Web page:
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6 Tricks You Need to Know About Zoom Get familiar with this collaborative, remote-meeting tool.

By John Rampton

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If you have recently been directed to work from home, odds are you're going to need to know about Zoom. Zoom is the premier application for remote work meetings and one of the best ways I've personally been able to keep my business running with a remote team. It is easy to use, but there are a few tricks that can make your Zoom experience seamless.

Applying the following tips can help you avoid potential disasters when organizing your first online business meeting.

Meeting ID

Although Zoom allows you to schedule meetings, you might find it easier to use a meeting ID instead. This ID can be used repeatedly, eliminating the need to set up a new room for every meeting. Team members can save this code to reference for every planned meeting. You can schedule your meeting on your company's calendar and start the meeting without having to schedule it in Zoom.

Related: 25 Tech Tools, Tricks and Tips to Get the Most Out of Your Chromebook

Chats

While using Zoom for video or audio meetings, you can also use a chat feature for instant messaging. Messages can be sent to the entire group or privately to one individual. This allows communication to continue without interrupting the speaker.

Chat channels can also be created for use outside of meetings. These can be categorized for different groups or purposes and named accordingly. Files, images and screen captures can be shared here for reference in future meetings or to bring back something from a past meeting.

Host controls

Being able to direct a meeting remotely can be tricky. Zoom provides host controls to help make meetings run smoothly. The meeting host has options for controlling the participants' audio, video and screen-sharing settings. Participants can alter their own preferences, but it is reassuring for a host to know that they have the capability of managing their group.

If the host chooses to mute all other participants unless called upon, the "raise hand" feature can be implemented. Just as if you were in a classroom, this button command allows a participant to notify the speaker that they have a question or comment to contribute. This feature prevents unneeded and distracting interruptions that can derail or drag out a meeting.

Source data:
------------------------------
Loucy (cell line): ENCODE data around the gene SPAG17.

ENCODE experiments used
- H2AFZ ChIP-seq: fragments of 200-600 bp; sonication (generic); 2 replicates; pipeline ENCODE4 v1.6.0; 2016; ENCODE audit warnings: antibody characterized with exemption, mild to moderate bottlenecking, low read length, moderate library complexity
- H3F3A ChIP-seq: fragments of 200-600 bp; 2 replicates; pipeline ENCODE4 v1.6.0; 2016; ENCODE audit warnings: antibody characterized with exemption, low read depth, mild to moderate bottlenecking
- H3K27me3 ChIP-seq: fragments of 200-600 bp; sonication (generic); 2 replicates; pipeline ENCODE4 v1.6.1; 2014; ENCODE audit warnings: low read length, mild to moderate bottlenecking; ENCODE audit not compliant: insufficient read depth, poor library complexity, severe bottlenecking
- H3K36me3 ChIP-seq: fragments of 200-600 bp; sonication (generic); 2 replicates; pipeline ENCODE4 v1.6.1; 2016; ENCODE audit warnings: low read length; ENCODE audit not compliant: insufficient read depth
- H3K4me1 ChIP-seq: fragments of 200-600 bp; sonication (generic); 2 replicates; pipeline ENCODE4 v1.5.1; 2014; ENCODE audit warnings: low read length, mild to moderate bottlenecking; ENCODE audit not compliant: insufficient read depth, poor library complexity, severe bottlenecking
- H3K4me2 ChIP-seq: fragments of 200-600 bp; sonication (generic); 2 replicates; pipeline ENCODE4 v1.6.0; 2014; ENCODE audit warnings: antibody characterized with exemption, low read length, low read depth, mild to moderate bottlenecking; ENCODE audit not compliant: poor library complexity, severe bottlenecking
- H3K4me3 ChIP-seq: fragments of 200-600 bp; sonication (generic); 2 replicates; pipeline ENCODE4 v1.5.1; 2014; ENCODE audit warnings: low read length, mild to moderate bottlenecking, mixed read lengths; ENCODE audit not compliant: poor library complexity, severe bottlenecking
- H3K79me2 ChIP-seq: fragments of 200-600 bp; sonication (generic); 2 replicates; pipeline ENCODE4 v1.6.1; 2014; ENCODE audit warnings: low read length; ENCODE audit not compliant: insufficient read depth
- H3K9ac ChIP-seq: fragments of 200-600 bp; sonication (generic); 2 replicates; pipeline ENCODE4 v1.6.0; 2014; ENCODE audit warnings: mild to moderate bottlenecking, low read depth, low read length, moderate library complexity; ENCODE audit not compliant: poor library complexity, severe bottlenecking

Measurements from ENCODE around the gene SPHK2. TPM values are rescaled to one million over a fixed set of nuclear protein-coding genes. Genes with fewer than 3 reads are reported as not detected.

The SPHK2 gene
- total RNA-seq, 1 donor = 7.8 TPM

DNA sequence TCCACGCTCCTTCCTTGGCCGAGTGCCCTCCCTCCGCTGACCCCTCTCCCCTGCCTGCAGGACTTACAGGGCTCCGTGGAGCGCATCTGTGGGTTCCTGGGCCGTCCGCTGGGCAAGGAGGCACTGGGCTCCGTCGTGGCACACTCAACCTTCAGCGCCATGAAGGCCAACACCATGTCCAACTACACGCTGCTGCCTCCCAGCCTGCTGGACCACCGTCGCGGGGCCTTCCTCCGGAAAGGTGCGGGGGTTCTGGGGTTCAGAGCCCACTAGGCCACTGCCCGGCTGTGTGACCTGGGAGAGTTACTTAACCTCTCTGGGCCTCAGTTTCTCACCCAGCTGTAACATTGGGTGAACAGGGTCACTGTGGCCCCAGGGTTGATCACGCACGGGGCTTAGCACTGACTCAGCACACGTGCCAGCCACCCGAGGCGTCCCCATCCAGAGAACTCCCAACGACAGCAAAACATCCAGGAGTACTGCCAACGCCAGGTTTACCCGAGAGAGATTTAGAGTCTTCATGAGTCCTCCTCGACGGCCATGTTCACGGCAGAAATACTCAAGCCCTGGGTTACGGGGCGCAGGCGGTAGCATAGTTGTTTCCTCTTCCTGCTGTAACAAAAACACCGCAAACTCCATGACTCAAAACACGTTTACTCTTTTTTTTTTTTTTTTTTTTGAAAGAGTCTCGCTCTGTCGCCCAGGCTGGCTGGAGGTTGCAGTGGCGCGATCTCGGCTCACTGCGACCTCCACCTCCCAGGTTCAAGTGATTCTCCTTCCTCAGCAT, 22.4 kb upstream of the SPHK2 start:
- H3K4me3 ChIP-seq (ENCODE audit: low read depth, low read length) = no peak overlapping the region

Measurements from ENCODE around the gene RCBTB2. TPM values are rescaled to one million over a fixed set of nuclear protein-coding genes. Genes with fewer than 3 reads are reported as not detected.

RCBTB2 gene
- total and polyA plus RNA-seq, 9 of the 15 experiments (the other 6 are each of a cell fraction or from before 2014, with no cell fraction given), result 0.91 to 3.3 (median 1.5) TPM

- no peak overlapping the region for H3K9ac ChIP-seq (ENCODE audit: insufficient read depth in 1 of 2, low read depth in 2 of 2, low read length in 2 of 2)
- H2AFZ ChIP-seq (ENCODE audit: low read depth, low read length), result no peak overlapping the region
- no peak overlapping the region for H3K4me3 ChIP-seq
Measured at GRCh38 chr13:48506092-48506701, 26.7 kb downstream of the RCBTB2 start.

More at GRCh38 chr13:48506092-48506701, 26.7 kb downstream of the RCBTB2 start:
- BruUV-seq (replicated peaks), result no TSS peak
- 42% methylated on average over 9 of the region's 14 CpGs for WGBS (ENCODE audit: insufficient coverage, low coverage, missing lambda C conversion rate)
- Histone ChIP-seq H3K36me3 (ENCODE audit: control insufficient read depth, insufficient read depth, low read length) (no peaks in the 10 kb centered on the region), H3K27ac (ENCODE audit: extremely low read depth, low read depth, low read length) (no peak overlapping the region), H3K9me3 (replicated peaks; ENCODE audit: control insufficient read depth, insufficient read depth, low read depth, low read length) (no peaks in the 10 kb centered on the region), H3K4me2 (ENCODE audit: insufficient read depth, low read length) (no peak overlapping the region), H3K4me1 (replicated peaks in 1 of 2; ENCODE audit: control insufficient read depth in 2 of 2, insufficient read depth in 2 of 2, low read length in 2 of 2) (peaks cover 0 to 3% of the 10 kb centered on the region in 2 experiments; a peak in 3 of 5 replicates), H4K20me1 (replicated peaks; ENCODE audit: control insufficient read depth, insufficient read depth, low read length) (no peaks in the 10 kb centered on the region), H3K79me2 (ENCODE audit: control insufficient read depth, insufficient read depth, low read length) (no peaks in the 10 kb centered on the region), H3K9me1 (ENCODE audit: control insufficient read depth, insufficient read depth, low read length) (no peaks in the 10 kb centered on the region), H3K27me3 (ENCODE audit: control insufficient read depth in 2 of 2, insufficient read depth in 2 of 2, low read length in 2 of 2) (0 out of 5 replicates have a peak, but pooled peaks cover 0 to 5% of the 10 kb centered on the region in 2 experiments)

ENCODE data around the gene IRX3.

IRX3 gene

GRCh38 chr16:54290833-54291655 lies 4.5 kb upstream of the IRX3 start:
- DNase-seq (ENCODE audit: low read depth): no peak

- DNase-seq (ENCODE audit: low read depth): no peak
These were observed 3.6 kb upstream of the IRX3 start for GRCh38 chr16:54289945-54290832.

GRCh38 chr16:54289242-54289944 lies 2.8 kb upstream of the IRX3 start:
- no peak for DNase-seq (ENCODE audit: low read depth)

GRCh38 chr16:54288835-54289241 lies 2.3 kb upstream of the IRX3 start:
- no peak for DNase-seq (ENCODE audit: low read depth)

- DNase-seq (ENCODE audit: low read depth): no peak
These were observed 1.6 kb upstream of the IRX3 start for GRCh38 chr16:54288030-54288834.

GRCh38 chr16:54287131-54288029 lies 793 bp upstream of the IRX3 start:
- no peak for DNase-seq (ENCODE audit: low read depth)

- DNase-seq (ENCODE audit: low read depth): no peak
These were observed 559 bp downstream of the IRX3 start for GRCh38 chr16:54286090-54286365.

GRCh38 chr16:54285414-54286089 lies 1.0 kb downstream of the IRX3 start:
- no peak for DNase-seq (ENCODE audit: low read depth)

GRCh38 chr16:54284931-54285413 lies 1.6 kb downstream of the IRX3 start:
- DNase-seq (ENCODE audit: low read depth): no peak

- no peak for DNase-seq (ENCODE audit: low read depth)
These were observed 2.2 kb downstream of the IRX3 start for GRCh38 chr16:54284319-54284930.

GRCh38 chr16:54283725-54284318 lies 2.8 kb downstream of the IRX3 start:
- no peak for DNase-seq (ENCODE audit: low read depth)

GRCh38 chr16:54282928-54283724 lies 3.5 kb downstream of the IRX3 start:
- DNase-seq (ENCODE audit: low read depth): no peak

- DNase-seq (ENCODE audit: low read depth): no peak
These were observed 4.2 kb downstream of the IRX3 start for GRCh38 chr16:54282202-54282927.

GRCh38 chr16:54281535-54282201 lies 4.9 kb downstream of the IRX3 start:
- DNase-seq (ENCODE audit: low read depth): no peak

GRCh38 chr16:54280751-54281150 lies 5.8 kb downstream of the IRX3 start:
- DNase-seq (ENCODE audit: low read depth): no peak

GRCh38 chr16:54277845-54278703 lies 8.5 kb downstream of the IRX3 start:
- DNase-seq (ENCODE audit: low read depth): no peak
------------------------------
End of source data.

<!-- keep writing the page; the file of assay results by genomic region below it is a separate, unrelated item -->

Hosts can also enable simultaneous screen sharing.

Related: 15 Tips, Hacks and Tricks to Get the Most Out of Google Photos

Simultaneous screen share

Collaborating on a presentation is made easier with Zoom's screen-sharing capabilities. The meeting host can enable multiple participants to share their screens based on their team's needs. Documents can be compared in real time, presentations can be given with multiple layers and more. This is the digital equivalent of distributing resources in the meeting room.

For a more lighthearted meeting for team-building or morale-boosting, consider using screen sharing for ice-breaking activities. Ask participants to make a quick drawing on their computers and compare them to each other in a silly contest. New members can easily share images of their personal life so the rest of the team can get to know them better.

Active speaker view

Zoom's video call technology provides active speaker viewing. Its software detects which user is speaking and changes the screen to their window. This, in theory, allows for seamless transition between contributors. If too many people are speaking and this feature becomes overbearing, you can quickly disable it by selecting a particular participant to lock your screen onto. Focusing on the host, even when others make comments, can create an online atmosphere that seems most similar to a real-life meeting.

For the especially daring, gallery view allows you to view up to 25 screens at a time, allowing you to see the entire team at once.

Basic vs. pro plans

The free-to-use Zoom tools work great, with the exception of one caveat. The basic plan only allows meetings for up to 40 minutes. An upgrade to the paid pro plan gives you a 24-hour limit — more than enough time — if you plan on needing more than what the Basic plan allows. It also is amazing for running your business when you don't have wifi.

If you figure you only need 40 minutes or less for your meetings, you won't have to worry about upgrading your plan. Zoom allows all of its users to host unlimited meetings with up to 100 participants. Other features of the Basic plan, as mentioned above, are local recording of your meetings, the nifty "hand raising' feature, and simultaneous screen sharing among participants.

Besides extended meeting time allotment, the pro plan also offers 1 GB cloud storage for recording, a customized personal meeting ID and the additional add-on plans. For larger corporations, business and enterprise plans allow for more participants and more hosts.

John Rampton

Entrepreneur Leadership Network® VIP

Entrepreneur and Connector

John Rampton is an entrepreneur, investor and startup enthusiast. He is the founder of the calendar productivity tool Calendar.

Want to be an Entrepreneur Leadership Network contributor? Apply now to join.

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